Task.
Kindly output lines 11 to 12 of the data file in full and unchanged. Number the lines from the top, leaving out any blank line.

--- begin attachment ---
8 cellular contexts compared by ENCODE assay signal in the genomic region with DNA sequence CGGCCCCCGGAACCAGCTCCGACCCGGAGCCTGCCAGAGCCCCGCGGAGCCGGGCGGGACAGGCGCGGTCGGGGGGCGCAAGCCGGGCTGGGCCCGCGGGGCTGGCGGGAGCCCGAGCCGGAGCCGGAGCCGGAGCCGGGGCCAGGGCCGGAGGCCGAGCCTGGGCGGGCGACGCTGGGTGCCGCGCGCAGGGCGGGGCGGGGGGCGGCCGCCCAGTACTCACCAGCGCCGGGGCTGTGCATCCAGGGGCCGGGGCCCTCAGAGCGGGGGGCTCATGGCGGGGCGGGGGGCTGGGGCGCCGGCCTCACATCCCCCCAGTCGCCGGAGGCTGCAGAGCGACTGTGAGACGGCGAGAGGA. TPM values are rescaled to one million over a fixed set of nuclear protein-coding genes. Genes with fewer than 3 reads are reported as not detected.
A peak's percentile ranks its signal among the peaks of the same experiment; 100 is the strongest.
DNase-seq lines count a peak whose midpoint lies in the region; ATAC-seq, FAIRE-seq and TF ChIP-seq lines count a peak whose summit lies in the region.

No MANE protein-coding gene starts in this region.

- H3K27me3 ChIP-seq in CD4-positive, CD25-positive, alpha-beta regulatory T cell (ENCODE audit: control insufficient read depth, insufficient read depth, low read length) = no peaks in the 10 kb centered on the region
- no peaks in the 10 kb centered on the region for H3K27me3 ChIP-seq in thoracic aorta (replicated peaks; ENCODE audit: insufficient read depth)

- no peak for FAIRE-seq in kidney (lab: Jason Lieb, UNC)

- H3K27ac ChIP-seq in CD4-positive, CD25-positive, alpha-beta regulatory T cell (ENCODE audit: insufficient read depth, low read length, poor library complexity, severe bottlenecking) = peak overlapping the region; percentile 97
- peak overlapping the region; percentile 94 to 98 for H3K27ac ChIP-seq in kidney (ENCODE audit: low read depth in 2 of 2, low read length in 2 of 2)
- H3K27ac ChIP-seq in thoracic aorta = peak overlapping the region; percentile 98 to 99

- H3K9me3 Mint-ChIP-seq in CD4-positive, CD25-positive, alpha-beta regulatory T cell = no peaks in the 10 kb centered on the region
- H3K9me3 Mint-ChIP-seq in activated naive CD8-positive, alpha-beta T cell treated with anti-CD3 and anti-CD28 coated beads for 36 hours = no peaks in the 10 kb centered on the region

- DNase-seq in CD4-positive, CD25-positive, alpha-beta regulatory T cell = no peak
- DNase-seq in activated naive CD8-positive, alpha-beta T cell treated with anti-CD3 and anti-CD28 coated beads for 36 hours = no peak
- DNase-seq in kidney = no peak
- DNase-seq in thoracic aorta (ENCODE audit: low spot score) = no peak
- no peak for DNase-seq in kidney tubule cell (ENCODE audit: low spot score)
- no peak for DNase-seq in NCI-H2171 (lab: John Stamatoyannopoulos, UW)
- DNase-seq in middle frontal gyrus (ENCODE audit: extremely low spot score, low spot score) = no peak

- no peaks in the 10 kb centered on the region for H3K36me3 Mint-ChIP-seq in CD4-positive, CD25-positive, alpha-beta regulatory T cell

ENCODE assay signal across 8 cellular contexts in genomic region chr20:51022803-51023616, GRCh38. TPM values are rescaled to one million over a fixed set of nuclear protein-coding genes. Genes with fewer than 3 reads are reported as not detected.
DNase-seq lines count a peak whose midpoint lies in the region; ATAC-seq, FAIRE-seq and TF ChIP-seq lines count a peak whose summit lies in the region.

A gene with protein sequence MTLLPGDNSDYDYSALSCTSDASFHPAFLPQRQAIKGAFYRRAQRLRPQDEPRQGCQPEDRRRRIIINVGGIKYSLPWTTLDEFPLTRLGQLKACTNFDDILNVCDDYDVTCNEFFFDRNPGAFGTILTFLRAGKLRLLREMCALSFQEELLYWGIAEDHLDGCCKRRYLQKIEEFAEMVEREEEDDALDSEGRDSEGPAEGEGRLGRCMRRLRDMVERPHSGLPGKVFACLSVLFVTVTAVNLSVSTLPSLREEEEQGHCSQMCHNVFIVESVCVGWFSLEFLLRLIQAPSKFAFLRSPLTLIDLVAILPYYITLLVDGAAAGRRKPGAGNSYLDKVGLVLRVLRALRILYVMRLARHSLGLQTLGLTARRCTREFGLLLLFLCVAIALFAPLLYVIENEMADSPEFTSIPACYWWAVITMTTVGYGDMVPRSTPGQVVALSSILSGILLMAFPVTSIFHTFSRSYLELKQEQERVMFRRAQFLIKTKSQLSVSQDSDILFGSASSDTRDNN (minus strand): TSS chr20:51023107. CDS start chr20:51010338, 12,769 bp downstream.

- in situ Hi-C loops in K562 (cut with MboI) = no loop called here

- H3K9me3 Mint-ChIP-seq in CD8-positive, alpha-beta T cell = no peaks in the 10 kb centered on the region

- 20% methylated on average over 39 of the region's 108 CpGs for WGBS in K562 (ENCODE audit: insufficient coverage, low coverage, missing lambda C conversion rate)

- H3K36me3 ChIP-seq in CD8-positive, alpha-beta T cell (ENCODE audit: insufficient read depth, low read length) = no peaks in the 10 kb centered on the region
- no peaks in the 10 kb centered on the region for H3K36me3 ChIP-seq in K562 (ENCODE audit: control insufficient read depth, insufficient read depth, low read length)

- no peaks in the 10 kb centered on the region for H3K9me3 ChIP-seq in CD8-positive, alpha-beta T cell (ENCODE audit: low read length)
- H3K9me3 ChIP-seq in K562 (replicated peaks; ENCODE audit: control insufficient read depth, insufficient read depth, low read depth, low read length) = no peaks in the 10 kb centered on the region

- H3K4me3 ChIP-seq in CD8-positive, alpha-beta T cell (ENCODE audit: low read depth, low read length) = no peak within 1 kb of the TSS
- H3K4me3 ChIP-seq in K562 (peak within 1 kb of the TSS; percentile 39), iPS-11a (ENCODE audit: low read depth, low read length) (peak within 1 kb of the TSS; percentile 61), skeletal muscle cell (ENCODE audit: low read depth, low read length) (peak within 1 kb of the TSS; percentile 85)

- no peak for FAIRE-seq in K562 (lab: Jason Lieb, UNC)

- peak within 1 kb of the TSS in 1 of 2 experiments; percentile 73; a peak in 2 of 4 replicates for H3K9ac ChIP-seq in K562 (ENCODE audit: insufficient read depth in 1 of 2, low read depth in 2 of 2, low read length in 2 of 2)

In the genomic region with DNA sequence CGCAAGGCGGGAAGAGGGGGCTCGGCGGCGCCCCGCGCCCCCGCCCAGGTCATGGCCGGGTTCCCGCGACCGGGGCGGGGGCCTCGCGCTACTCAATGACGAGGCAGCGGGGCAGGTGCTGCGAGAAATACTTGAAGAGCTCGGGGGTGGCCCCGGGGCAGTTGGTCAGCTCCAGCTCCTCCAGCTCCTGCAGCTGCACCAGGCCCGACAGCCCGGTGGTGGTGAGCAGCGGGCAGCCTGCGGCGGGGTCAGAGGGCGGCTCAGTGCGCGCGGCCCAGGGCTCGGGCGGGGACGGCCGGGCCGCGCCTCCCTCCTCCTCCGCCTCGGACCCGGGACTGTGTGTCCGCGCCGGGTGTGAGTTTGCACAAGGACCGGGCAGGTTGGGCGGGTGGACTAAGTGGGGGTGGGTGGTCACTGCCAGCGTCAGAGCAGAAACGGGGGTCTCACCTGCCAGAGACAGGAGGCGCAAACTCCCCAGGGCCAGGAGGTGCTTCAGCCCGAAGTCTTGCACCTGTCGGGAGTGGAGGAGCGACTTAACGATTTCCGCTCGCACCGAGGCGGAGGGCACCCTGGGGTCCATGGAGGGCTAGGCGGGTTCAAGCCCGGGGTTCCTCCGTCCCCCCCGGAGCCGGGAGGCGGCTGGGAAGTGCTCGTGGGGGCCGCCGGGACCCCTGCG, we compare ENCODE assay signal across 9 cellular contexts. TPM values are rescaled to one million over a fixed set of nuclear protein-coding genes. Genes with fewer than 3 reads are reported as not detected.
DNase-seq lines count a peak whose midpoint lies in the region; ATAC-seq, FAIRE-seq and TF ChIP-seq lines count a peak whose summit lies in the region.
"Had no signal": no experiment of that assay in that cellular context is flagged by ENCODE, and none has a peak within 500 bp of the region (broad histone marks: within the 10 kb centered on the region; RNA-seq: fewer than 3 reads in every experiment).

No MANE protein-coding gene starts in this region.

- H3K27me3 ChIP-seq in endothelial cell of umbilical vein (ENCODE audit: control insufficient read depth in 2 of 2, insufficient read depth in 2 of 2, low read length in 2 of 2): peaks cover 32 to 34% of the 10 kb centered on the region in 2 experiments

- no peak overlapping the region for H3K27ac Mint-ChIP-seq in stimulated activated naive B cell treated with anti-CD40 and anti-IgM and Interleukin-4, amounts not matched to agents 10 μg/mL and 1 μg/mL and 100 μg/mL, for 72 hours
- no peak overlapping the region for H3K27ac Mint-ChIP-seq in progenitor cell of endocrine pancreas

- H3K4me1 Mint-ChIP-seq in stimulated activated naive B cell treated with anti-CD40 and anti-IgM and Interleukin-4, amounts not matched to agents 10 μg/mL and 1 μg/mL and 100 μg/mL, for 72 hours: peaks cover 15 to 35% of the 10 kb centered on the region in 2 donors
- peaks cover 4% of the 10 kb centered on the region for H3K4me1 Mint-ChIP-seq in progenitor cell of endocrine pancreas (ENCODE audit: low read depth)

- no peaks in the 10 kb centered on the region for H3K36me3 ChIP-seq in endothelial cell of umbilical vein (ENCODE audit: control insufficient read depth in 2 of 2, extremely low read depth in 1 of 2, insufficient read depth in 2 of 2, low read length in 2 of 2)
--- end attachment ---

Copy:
- H3K9me3 Mint-ChIP-seq in CD4-positive, CD25-positive, alpha-beta regulatory T cell = no peaks in the 10 kb centered on the region
- H3K9me3 Mint-ChIP-seq in activated naive CD8-positive, alpha-beta T cell treated with anti-CD3 and anti-CD28 coated beads for 36 hours = no peaks in the 10 kb centered on the region